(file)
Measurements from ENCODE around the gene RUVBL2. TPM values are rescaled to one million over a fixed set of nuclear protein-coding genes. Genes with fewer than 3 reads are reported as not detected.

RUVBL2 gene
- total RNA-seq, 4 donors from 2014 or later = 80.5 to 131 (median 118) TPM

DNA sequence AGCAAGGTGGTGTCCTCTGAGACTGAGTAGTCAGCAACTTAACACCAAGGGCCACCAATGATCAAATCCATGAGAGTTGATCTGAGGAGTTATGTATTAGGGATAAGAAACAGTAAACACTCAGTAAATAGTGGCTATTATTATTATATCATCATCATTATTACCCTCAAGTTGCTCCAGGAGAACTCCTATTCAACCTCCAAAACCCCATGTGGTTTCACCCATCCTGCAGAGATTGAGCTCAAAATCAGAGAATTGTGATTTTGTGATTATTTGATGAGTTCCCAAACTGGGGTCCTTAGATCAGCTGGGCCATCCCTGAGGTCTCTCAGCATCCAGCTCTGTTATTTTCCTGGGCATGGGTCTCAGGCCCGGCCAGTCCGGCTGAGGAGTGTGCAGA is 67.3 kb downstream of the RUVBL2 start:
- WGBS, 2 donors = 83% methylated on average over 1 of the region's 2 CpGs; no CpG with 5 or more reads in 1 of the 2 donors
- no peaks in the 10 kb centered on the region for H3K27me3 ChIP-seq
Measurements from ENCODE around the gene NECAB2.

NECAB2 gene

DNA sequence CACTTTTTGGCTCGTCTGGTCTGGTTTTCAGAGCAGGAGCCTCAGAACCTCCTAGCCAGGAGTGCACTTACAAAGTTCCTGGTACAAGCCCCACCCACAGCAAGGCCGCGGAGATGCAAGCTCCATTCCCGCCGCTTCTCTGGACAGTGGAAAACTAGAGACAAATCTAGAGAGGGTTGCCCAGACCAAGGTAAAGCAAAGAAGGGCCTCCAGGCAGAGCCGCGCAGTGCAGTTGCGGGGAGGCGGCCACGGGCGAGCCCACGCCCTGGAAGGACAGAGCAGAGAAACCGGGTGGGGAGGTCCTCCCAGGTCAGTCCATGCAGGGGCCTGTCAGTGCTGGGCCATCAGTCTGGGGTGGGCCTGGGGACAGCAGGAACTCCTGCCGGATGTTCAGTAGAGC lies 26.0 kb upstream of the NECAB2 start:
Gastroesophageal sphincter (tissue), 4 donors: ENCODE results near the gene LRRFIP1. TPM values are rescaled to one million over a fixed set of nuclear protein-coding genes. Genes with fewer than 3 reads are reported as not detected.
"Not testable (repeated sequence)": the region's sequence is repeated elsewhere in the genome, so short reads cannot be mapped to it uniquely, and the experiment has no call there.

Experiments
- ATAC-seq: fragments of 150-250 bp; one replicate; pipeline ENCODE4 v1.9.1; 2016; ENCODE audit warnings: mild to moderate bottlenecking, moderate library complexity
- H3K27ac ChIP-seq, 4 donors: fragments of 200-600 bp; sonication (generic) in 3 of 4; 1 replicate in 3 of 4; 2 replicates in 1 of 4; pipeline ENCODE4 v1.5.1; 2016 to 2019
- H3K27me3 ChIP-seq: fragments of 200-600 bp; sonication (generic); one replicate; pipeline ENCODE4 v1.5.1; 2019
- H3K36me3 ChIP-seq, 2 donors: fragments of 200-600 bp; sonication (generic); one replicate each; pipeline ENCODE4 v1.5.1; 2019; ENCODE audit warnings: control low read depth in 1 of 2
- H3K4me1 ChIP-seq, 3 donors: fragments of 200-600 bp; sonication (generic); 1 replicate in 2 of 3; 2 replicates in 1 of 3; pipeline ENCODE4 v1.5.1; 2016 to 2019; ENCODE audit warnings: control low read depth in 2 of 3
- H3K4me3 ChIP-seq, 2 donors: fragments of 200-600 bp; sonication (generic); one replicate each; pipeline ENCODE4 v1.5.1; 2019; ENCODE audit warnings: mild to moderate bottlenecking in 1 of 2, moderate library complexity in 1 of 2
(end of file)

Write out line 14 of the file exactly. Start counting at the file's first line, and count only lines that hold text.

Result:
- H3K27ac ChIP-seq, 4 donors: fragments of 200-600 bp; sonication (generic) in 3 of 4; 1 replicate in 3 of 4; 2 replicates in 1 of 4; pipeline ENCODE4 v1.5.1; 2016 to 2019